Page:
CHRISTOPHER J. GARNER
DIRECTOR OF LONG BEACH GAS AND OIL
GERALD R. MILLER, CITY MANAGER
[By Ass't City Mgr. Christine Shippey]
As previously reported by LBReport.com, the events stem from Nov. 2004 City Council approval of a five year contract giving City Hall a financial stake in royalties if underground oil is found and extracted.
That original item -- placed on the Council's consent calendar (for which public and Council discussion isn't anticipated) just days before Thanksgiving -- indicated SHPI desired to "collect technically advanced geological information in the Long Beach Oil Field by conducting a three-dimensional (3D) seismic survey. The new geological information will be used to improve both the waterflooding operations and the ultimate oil recovery from the field. While the seismic equipment is onsite, SHPI is interested in expanding the survey area beyond the limit of the Long Beach Oil Field and into areas where the City owns the mineral fee interests in anticipation of finding additional oil reserves to develop."
The item indicated SHPI proposed to lease approximately 1,100 acres of City mineral-fee property adjoining the Long Beach Oil Field to conduct the survey at $15 per acre per year for a minimum of five years with no right to surface entry. "Should the survey result in commercial production of mineral resources in the leased acreage, the City would receive a one-sixth royalty of gross revenues, which is the industry standard [generating] approximately $15,000 per year to the Upland Oil Fund (SR 134) for the next five years. If mineral resources were commercially developed by SHPI, the Upland Oil Fund would realize unanticipated additional revenues through well permits, barrel tax, and royalties."
The matter drew no Council response at the time...although octogenarian Council communicator Thomas Murphy pulled it for discussion and read it aloud. [We also failed to grasp its significance at the time].
On September 13, 2005, management agendized an informational report describing the anticipated testing as consisting of "a line of specialized vibrator trucks, each containing a base plate that sends sound waves deep into the earth. At each location marked in red on the attached map [below], three or four vibrator trucks will occupy the location for less than ten minutes at a time and then move on to the next location. While virtually all of the sound waves are directed deep into the earth, a very minor surface vibration is also generated in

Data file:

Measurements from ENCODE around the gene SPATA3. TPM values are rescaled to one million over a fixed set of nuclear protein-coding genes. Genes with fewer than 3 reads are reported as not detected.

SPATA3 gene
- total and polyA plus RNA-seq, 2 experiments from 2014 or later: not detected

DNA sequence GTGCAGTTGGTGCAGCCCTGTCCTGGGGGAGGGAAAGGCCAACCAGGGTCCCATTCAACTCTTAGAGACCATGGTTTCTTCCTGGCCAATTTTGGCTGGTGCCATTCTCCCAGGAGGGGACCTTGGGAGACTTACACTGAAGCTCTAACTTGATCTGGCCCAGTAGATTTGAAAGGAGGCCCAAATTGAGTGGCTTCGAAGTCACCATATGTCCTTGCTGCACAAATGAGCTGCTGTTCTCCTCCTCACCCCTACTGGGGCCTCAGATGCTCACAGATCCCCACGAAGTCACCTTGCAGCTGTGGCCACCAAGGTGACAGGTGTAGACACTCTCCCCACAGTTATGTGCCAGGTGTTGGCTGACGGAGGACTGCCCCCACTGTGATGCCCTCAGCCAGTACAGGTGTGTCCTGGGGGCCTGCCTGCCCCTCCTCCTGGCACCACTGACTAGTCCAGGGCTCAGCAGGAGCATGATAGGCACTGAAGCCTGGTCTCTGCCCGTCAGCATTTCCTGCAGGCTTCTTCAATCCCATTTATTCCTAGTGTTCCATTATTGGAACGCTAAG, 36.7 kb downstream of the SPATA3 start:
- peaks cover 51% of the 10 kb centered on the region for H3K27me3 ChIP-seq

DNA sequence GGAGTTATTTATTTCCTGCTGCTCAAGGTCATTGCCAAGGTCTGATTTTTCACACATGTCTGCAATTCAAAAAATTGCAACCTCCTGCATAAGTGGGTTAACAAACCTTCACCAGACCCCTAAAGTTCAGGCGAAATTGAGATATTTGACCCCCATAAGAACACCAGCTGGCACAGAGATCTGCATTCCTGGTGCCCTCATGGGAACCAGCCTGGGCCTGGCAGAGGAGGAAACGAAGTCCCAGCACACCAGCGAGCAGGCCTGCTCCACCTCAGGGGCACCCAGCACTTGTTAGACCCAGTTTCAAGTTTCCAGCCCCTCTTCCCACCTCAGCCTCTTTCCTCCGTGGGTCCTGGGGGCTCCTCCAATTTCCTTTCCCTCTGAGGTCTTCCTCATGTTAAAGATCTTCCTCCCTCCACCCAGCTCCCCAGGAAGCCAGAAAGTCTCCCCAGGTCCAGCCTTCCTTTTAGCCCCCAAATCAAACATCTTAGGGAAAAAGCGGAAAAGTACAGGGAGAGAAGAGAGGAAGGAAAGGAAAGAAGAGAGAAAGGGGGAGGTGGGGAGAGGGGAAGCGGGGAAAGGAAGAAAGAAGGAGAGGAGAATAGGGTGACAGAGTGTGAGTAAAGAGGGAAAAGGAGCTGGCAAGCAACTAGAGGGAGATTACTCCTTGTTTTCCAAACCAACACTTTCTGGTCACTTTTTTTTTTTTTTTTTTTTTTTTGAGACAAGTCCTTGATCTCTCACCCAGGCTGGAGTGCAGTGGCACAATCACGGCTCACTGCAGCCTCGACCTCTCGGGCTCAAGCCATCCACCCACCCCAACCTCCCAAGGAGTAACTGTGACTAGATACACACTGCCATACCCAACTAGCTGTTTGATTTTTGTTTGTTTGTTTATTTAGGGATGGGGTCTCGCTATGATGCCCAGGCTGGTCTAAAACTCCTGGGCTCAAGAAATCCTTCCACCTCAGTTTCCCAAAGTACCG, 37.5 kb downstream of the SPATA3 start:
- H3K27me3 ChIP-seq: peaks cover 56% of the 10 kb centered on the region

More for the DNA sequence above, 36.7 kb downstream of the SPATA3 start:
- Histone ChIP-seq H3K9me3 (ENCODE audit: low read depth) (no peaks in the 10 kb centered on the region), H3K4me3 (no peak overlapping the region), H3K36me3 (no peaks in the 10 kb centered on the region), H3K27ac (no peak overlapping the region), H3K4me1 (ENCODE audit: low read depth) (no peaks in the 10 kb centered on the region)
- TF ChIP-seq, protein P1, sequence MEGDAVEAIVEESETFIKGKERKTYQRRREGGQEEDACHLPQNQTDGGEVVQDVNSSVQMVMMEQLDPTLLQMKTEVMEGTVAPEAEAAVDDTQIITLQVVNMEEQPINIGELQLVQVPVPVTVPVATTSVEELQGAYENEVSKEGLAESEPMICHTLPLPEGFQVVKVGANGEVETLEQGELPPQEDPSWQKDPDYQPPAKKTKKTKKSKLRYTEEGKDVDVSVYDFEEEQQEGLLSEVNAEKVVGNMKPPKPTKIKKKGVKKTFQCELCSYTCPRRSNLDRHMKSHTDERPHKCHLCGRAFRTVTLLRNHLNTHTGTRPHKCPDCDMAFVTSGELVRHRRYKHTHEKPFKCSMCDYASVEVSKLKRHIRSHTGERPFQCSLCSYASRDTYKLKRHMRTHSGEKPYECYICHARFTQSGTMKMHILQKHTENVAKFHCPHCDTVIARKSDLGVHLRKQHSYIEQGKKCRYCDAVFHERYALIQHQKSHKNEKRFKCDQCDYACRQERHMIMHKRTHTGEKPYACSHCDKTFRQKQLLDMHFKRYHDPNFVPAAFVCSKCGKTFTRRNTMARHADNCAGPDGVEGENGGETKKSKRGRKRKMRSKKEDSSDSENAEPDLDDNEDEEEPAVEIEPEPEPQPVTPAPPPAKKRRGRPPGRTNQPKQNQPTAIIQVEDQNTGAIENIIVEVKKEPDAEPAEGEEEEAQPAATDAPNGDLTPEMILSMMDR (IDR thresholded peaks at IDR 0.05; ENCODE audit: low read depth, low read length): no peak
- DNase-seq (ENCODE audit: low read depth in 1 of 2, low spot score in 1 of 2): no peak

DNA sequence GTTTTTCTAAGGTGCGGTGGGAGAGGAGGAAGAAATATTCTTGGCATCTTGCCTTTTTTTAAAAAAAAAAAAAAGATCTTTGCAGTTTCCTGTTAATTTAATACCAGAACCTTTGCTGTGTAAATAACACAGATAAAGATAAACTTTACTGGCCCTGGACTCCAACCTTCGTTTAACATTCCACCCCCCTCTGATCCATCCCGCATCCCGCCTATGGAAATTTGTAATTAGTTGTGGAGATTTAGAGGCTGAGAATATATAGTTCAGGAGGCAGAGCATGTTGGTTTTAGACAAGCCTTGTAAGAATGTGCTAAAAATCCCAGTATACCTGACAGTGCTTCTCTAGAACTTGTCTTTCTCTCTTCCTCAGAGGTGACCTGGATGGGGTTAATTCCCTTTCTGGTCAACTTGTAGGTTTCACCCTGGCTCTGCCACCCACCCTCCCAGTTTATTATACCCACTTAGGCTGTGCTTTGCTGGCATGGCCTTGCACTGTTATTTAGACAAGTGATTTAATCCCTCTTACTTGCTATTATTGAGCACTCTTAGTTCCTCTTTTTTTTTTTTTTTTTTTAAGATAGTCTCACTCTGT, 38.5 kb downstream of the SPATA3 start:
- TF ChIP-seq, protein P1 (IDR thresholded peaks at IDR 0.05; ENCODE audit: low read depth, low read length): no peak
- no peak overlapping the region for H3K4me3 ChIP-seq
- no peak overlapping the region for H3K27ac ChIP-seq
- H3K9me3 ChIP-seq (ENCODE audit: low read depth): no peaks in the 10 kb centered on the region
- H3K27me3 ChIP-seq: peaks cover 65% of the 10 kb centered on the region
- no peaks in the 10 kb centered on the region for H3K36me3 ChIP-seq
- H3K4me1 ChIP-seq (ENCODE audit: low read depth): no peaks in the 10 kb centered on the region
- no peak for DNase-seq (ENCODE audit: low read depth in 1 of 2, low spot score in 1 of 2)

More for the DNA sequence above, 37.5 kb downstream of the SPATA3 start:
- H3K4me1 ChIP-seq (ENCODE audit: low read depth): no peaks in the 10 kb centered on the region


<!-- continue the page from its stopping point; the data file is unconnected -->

the immediate vicinity of the trucks. This vibration will dissipate to a "zero level"
very quickly as it travels away from the trucks." The item prompted neither Council nor public discussion [and also escaped our attention].
The Sept. 2005 item included a map (black and white in some agendas, hard to discern, but obtained by us from the City Clerk in color) and posted as study area map [caveat: 5.2 MB large file] . It indicates the procedure was envisioned to take place in a large portion of LB.
Roughly two days after the first testing began, an incensed Wrigley Association president Joan Greenwood told the Jan. 10 City Council meeting that her neighborhood said she and other area homeowners were physically and emotionally shaken by tests.
"This is a prime example of something that may have been the right thing to do but it was executed the wrong way," Ms. Greenwood said, adding:
Ms. Greenwood: ...Many of my neighbors were greatly disturbed...[W]hen they created those underground acoustical waves to look at the subsurface in their search for oil, which is associated with earthquake faults, my house vibrated. You could feel the vibration. It wasn't the rolling motion like an earthquake.
We have land that is subject to subsidence, and as a result several homeowners had serious cracks and damage done to their house...What we had was four trucks pounding the earth...and each time they made that pound, your house vibrated. You heard every pane of glass in your home rattle. It frightened dogs. It frightened children. It frightened my husband. It frightened me...
This was the wrong way of doing this, and I know why it was done this way. It was done this way 'cause it's easier to beg forgiveness than to get permission.
We want this testing stopped...[I]t should be stopped until an engineering geologist and structural engineers have determined whether or not this testing can be safely conducted in a site-specific situation like Wrigley.
Reached for comment on January 11 (after city management had revoked the testing permits), an official with the company's geophysical survey told LBReport.com the vibration-inducing trucks weren't capable of generating over about one on the Richter scale and the company had data to prove it. He said the company was awaiting an opportunity to discuss the matter with city management.
Meanwhile, up the street at the January 10 Signal Hill City Council meeting, two items related to the testing were pulled off the agenda. SH City Manager Ken Farfsing told the SH Council that Signal Hill Petroleum had called and asked to table [remove from the agenda] an item in which the company was scheduled to make a presentation on its "geophysical survey." SH city staff had separately agendized its own report on the survey...which was also removed at the request of city management.
SH City Manager Farfsing added publicly, "Signal Hill Petroleum indicated that they were going to go back to the drawing board and probably do a much smaller seismic study." .
Parts of Lakewood are also indicated on the map...although it's unclear what the status of that city's stance on the testing is.
News in Depth: LB City Hall OK'd Vibration-Inducing Testing For Underground Oil In Neighborhoods Across Large Part of LB; We Post Color-Coded Map Showing Locations; City Hall Has Suspended Testing For Now
News in Depth: How LB City Hall Invited Vibration-Inducing Tests Into LB Neighborhoods To Find Underground Oil
Bad Vibrations? Wrigley Homeowners Rocked & Riled By Firm's Tests Inducing Vibrations To Find Underground Oil; City Hall Suspends Permit For Now